Sunday, July 24, 2011


That's what I called him. "Guitar George" Ede. But unlike Mark Knofler's hero, our George was more than a rhythm player; he could make the guitar cry and sing, too; and he often did it with astonishing speed, fingers flying up and down the frets. He is the owner of Liberty Music in Framingham, Massachusetts, in business now for forty years or more. When I began to establish myself on the Irish folk circuit in New England in the late seventies I cast about for a store for the necessaries of a musical life. To a man, all my peers said, "Go see George at Liberty."

It was a fairly big shop and very friendly. And George was, in a manner of speaking, big and friendly himself. I'm not talking about size, I'm referring his warmth, integrity, sense of humor and professionalism that made him, yes, larger than life. (A fella named Steve worked with George, and Steve played saxaphone. No need to ask what nickname I gave him. They played some good music together in various aggregations.) They sold guitars of all makes, electric pianos, amps, strings, sheet music, et al - everything a musician could want. They also rented band equipment. It was not uncommon for any of us to drop in for a set of strings, or something more serious and stick around just to shoot the breeze with George, or any of the musicians that showed up; exchanging stories and leads to new clubs and gigs. It was that kind of place because George was that kind of guy. Bets are he still is.

I play a big Guild D 70 acoustic; have for thirty years now. It's been my one and only, and thus deeply associated with me in the minds of friends and fans. There were times when I would borrow a guitar to take on the road, just to play something different, to hear a different tone and color. And people would say, "Where's the big Guild, Denny? It ain't you without the big Guild."

I had a Guild D 35, I think, when I first started to patronize Liberty Music and struck up a friendship with George. Liam's Irish Tavern, also in Framingham, was a fairly regular gig for me then, and it was not uncommon for George to stop in and sometimes sit in. He had a keen ear and his comments about one's performance were always welcome and taken very seriously. One night he asked if I was coming to the store anytime soon and I replied that I was, indeed, headed in for some things the next day.

Coming out from behind the counter George greeted me with a sly smile and told me he had something special to show me, something I just had to see. We walked to the guitar display and he stopped in front of a very big and very expensive guitar case. "Uh-oh," I said. "Is what you want me to see in that case?" He just grinned and started to open the case. I took a step back. "Don't do this to me, George. Please. I just know whatever is in that case, it's beautiful, but way out of my price range. Don't torture me. I can't afford it. I don't even want to look at at, never mind play it."

Of course he ignored me, let loose a dramatic cackle and in a second the cover fell open revealing the most beautiful guitar I had ever seen. I groaned, "No, stop. Please. No, No. Absolutely not. Put it away." It was like that old Flip Wilson routine with Geraldine being tempted by the Devil with a new dress. George steered me toward a little piano stool, sat me down. He lifted the guitar gently out of it's case and placed it in my hands. I wrapped my arms around it and almost cried. Then I played a chord, strummed one chord, an E Major, I think it was; and I sat there and listened as the notes resonated through the big rosewood body and sailed out the soundhole. And the notes rang beautifully, slowly decaying, so slowly that it was hard to tell when they stopped.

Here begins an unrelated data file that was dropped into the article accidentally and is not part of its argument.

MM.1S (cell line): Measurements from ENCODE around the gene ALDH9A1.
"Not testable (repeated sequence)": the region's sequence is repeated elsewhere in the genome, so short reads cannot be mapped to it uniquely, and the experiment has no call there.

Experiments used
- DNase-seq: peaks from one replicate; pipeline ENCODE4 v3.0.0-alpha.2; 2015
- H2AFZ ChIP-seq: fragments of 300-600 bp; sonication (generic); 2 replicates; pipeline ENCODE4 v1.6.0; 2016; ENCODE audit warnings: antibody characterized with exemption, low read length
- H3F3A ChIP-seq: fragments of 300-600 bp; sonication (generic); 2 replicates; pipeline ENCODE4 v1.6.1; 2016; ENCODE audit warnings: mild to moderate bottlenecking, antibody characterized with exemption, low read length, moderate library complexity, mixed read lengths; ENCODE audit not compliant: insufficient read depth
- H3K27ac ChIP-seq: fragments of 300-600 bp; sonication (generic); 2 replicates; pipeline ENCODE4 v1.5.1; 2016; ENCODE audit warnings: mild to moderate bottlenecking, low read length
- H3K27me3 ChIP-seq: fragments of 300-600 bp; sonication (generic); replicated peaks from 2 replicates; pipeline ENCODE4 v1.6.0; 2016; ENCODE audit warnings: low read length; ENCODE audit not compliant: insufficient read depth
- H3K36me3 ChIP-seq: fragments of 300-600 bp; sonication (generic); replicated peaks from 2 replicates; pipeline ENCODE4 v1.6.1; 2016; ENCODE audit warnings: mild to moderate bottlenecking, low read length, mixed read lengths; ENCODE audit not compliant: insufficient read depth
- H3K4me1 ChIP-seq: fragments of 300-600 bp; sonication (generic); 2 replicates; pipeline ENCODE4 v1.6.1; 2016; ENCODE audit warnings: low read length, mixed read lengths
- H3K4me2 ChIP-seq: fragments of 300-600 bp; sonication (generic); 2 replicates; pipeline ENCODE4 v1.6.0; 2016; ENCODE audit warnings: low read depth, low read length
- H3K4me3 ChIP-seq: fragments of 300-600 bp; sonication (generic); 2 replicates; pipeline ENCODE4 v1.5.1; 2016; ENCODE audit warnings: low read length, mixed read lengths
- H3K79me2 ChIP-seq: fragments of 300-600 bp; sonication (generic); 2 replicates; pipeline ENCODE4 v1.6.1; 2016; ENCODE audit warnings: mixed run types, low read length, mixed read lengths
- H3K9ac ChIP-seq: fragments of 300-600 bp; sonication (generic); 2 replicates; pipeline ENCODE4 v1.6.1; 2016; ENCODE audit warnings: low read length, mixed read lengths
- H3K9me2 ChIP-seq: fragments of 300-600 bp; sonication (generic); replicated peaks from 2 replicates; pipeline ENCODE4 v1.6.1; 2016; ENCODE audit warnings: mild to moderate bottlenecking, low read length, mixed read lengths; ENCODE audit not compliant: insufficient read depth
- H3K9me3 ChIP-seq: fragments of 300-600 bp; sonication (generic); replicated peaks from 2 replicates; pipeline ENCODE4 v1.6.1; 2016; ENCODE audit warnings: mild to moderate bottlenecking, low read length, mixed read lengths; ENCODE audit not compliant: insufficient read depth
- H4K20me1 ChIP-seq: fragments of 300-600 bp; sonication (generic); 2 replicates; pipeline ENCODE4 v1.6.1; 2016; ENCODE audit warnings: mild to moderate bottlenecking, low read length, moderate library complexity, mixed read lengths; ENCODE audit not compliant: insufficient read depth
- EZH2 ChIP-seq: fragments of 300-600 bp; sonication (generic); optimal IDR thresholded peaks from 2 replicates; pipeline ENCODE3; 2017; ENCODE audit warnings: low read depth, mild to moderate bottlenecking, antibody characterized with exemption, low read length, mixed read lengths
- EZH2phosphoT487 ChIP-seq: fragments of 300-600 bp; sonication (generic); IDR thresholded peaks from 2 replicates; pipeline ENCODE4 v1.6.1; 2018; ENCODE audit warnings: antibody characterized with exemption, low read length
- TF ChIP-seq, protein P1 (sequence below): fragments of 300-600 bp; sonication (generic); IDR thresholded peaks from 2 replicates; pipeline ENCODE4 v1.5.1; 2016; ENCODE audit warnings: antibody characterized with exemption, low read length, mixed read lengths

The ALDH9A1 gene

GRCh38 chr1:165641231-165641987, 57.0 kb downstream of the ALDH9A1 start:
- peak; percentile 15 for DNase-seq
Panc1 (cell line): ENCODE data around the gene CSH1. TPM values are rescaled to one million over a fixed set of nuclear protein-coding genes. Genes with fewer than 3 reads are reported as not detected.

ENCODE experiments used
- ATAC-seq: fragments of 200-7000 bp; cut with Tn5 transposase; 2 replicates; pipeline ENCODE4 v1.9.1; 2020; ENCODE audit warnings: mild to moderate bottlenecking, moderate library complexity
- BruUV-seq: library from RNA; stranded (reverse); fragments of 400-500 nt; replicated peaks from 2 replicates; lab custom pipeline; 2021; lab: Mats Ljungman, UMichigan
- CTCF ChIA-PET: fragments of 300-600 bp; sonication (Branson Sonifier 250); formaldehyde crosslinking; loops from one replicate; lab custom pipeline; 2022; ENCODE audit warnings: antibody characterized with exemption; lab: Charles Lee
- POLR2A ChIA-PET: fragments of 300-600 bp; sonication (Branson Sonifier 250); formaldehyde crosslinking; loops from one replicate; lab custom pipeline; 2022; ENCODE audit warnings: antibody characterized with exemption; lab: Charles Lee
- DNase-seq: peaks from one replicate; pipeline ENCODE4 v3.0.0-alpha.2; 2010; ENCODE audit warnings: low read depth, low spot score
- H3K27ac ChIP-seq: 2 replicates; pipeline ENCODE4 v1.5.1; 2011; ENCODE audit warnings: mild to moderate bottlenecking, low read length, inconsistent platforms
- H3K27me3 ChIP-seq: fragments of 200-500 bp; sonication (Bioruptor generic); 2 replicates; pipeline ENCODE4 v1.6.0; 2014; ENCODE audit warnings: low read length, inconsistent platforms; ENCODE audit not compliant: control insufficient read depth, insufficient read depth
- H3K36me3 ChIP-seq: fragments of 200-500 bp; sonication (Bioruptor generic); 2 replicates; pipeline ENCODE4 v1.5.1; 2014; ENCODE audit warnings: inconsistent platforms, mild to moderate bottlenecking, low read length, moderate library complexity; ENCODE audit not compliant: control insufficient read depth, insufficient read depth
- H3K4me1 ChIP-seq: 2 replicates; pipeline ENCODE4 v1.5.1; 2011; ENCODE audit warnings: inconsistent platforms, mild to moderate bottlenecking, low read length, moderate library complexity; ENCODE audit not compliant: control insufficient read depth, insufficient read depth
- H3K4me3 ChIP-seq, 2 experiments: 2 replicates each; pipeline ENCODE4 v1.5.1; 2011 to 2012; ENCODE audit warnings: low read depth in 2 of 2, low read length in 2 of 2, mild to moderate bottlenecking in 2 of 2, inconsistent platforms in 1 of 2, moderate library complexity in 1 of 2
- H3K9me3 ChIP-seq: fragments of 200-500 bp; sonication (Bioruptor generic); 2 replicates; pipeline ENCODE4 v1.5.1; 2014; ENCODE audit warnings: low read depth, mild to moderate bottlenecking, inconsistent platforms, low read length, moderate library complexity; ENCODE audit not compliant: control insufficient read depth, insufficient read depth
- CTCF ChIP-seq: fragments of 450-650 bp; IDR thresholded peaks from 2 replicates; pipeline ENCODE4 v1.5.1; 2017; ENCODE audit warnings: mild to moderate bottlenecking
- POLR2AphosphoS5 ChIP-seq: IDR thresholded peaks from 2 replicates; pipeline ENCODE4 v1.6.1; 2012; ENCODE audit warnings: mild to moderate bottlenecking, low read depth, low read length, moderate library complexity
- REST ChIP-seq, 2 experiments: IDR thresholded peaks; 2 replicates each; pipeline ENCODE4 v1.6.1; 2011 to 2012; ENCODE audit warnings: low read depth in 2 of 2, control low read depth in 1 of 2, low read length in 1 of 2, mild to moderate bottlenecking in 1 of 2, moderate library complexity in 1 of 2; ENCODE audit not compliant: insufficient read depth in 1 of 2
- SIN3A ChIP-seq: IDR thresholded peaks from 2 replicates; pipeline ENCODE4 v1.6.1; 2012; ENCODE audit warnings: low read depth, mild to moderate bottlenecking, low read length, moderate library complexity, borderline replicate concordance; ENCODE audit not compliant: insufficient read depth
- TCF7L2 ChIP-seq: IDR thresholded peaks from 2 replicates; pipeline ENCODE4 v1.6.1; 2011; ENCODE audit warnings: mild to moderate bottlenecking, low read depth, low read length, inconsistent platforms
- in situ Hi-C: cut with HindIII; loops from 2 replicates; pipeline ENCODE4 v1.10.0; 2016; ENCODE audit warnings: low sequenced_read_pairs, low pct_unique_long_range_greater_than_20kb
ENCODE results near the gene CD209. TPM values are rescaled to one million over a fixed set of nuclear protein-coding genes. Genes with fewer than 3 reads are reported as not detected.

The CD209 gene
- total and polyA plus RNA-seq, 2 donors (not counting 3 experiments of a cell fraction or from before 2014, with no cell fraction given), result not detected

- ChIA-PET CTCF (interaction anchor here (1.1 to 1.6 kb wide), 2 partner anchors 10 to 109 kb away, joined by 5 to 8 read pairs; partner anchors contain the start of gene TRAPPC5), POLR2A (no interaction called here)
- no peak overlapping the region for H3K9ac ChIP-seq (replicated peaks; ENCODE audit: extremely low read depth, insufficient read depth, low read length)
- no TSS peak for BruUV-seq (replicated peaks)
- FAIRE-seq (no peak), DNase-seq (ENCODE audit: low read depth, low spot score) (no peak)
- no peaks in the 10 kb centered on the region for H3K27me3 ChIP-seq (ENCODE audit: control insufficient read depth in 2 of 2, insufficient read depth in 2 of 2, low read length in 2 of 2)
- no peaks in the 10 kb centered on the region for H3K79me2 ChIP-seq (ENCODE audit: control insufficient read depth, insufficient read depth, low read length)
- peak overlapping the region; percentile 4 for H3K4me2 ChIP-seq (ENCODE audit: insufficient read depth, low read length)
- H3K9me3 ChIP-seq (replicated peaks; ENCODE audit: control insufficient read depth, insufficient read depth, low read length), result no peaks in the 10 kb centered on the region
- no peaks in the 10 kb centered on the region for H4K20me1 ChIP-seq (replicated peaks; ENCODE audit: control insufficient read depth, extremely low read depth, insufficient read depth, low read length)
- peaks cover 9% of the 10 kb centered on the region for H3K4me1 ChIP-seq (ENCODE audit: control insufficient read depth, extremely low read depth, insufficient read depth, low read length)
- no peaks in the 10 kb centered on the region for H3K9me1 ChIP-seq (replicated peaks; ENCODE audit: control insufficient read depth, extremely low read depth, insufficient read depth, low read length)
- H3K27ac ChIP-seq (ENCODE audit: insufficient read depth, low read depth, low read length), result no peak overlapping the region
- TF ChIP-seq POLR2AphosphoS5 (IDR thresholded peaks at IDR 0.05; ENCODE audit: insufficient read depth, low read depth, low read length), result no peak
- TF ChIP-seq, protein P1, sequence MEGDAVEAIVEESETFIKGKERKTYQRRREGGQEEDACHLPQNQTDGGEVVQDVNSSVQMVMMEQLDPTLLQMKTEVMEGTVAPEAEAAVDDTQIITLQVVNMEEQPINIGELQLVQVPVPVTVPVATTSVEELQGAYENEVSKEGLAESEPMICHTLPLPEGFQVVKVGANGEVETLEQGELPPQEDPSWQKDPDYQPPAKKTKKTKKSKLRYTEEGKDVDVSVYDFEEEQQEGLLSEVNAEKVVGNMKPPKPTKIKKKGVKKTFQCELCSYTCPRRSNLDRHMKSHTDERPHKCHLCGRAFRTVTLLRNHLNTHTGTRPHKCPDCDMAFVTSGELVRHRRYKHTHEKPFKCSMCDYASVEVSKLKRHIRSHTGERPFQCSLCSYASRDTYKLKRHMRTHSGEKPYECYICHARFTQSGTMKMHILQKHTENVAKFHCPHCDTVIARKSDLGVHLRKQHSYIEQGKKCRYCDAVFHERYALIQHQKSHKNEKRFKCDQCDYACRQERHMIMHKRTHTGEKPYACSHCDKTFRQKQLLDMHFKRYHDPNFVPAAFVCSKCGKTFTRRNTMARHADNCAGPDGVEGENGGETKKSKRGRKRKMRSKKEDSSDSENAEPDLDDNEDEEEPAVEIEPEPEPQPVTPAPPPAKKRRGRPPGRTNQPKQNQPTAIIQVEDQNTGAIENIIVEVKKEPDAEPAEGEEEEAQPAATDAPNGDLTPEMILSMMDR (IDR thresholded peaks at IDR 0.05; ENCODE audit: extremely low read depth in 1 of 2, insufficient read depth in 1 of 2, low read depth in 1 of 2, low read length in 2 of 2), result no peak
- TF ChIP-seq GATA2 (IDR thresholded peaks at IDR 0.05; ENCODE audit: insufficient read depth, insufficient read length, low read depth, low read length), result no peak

I looked up at a beaming George. "You can do it," he said. "I'll give you a good deal. You need this guitar, Dennis. This guitar was made for you. We'll work something out."

He gave me more than a good deal. He took the old Guild and a small deposit, and we arranged a payment plan. And further, he let me take the guitar right then and there. Yes, friends, you read it right - he let me take it home. Musical instrument dealers do not do things like that. Still don't. Hell, retailers of anything aren't going to let you do that. But that was George. He put me and that guitar together.

And I paid him, I did, and on time. And I played that Guild for years, and I still play that Guild. It was with me in hundreds of clubs and a multitude of cities and states over thirty years. I wrote a great many songs on it, among them Honky Tonk Moon, a number one hit for Randy Travis. And it was with me last year, on two different cruise ship gigs; in the Baltic, the Mediterannean and the Caribbean. Fifty ports. Passengers remarked numerous times on the warm sound; warm because I mike the guitar. No pickup. With all that beautiful, aged wood invested with the music of hundreds and hundreds of gigs, thousands of hours of playing.....Why would I ruin that? And the amount of young and old folkie guitar players that shyly, hesitantly asked if they could play it? They were legion.

Well. A certain segment of that cadre of Irish pub singers slowly drifted away from the Boston area, indeed, some from New England altogether. Seamus Kennedy went to Maryland, Frank Emerson to North Carolina, Robbie O'Connell down the road to Rhode Island, and I went to Nashville. I saw George last on a trip back to Massachusetts to play the Eagle Brook Saloon in Norfolk on Paddy's Day, oh, ten years ago or more. Time, you know.... But he was a good friend and will remain a big part of the beautiful mosaic of my life as a musician and an entertainer. He's right there in the audience everytime I set the Guild in my lap and start to play.

June 17, 2011